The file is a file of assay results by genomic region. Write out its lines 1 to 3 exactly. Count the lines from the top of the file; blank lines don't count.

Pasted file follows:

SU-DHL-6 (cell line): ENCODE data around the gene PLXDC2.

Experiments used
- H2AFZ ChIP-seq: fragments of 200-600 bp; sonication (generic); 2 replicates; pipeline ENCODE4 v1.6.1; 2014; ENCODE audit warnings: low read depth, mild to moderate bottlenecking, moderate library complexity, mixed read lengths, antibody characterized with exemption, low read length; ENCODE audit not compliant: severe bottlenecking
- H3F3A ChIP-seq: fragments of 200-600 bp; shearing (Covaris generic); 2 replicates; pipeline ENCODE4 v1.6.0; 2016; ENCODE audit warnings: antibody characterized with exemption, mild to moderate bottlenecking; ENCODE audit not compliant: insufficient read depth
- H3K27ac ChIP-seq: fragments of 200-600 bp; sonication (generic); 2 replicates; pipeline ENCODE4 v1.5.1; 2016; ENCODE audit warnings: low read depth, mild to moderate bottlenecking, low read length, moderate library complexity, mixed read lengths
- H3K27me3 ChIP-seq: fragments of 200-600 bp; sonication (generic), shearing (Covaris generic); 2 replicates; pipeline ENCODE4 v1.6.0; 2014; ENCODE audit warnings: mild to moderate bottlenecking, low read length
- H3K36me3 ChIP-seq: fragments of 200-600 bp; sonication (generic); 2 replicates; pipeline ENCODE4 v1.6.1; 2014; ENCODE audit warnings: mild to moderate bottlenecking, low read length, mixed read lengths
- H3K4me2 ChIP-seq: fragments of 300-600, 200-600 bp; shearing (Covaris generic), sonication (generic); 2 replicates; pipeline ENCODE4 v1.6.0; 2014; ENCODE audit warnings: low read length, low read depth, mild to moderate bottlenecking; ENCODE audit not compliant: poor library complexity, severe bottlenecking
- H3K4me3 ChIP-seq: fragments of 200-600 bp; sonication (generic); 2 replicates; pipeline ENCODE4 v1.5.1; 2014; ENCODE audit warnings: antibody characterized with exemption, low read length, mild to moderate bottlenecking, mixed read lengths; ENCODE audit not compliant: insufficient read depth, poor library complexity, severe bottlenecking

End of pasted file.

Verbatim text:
SU-DHL-6 (cell line): ENCODE data around the gene PLXDC2.

Experiments used
- H2AFZ ChIP-seq: fragments of 200-600 bp; sonication (generic); 2 replicates; pipeline ENCODE4 v1.6.1; 2014; ENCODE audit warnings: low read depth, mild to moderate bottlenecking, moderate library complexity, mixed read lengths, antibody characterized with exemption, low read length; ENCODE audit not compliant: severe bottlenecking